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Quasielastic light scattering study of amyloid β-protein fibrillogenesis.

  • Author(s): Lomakin, Aleksey
  • Teplow, David B
  • et al.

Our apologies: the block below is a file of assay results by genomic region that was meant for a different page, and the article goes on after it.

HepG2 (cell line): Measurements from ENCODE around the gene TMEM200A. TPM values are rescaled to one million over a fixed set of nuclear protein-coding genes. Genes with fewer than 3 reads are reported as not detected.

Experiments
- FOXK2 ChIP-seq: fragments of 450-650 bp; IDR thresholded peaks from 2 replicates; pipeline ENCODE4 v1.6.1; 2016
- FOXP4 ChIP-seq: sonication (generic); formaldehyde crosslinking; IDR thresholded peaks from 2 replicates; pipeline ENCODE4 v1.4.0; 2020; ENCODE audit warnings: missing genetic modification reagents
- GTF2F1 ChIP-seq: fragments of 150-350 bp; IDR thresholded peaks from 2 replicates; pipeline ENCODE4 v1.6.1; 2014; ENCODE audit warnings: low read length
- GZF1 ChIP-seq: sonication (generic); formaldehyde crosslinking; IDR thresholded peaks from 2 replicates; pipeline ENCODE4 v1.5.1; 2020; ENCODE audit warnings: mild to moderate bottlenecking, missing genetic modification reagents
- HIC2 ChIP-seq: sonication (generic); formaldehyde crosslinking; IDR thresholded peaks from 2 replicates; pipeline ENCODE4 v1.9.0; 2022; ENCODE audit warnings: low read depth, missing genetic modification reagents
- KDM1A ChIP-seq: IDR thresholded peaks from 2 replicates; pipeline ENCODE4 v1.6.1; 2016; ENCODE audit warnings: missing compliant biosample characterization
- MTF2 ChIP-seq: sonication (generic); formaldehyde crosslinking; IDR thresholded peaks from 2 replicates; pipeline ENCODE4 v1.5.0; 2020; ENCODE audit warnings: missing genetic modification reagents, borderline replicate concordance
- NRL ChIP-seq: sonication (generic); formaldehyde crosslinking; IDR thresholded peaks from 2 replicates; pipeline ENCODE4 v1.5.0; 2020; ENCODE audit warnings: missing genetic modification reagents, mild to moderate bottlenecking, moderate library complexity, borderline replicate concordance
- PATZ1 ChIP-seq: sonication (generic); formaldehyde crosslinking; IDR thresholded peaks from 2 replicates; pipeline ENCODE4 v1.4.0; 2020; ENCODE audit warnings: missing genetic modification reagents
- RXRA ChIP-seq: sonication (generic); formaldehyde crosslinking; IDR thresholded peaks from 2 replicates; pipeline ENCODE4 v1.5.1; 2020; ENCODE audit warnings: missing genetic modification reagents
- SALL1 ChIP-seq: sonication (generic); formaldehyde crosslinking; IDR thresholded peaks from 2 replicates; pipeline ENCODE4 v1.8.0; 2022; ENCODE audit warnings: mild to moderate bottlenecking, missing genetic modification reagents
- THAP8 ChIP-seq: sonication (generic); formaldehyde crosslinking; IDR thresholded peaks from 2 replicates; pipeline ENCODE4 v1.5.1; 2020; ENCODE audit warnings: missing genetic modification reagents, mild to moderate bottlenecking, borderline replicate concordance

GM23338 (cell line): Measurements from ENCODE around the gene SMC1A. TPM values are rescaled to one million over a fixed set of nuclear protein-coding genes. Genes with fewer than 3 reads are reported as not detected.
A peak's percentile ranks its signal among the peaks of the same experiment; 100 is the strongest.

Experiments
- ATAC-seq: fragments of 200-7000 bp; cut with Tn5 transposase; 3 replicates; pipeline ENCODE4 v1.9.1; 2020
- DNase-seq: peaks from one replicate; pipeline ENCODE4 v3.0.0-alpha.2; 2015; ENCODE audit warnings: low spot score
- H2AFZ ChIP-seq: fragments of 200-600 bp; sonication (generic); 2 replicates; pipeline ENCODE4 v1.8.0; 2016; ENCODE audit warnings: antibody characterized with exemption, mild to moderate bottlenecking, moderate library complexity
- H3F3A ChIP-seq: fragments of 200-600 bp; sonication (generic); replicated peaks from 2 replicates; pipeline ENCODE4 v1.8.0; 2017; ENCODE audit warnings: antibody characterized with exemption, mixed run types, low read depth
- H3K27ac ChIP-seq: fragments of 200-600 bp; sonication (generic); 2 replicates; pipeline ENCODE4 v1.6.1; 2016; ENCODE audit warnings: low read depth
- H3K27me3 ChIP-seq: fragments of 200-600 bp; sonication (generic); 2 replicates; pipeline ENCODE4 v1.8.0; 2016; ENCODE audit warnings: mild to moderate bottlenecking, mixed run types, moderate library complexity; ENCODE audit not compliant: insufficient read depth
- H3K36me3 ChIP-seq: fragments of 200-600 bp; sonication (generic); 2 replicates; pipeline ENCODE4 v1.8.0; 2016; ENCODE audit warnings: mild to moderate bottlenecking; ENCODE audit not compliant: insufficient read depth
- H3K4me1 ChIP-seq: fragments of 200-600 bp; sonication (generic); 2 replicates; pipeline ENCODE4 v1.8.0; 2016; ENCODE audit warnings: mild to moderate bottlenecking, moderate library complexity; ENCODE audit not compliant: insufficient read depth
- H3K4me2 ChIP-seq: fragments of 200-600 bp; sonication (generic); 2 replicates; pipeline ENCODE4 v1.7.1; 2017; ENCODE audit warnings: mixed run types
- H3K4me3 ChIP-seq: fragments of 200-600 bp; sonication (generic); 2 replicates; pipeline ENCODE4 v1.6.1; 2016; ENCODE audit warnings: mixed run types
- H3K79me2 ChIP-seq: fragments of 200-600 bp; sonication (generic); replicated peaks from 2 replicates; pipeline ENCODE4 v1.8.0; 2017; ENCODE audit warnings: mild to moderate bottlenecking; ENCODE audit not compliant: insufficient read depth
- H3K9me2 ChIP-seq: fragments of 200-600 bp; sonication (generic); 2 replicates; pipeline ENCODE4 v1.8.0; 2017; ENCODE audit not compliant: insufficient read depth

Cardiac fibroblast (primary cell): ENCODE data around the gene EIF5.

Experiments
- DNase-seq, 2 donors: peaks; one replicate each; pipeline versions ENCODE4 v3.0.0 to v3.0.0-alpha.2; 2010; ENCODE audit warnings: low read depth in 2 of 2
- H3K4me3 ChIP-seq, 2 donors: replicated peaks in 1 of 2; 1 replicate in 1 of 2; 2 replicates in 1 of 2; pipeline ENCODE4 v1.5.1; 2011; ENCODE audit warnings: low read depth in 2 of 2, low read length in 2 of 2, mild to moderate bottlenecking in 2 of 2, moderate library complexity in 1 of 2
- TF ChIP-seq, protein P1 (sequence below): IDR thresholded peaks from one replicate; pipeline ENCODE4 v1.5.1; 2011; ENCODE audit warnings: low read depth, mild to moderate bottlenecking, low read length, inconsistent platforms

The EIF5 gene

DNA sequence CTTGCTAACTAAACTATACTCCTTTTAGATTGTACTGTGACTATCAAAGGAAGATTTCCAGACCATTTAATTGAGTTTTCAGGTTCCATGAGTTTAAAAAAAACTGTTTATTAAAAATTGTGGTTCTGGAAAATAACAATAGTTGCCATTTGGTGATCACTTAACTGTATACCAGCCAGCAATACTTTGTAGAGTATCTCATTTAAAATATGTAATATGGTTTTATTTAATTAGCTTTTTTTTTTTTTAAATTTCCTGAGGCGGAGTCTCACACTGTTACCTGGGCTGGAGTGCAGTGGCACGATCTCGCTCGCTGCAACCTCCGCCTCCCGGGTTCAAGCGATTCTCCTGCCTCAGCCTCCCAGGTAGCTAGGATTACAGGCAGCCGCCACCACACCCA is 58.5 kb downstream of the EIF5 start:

Quasielastic light scattering (QLS) spectroscopy is a noninvasive optical method for studying the dynamic properties of macromolecular solutions. Its most important application is the determination of diffusion coefficients, from which the sizes of particles in solution may be estimated. The technique thus is particularly useful for monitoring assembly (polymerization and aggregation) reactions without the need for removing aliquots from the assembly system or disrupting the assembly process in any other way. We discuss here two of the most important aspects of QLS: (1) measurement of the correlation function of the scattered light intensity and (2) the use of this correlation function to reconstruct the distribution of sizes of the scattering particles. The ability to monitor the temporal evolution of particle size provides a powerful tool for studying protein assembly. We illustrate here how QLS has been applied to elucidate features of the oligomerization and fibrillogenesis of the amyloid β-protein, Aβ, thought to be the causative agent of Alzheimer's disease.

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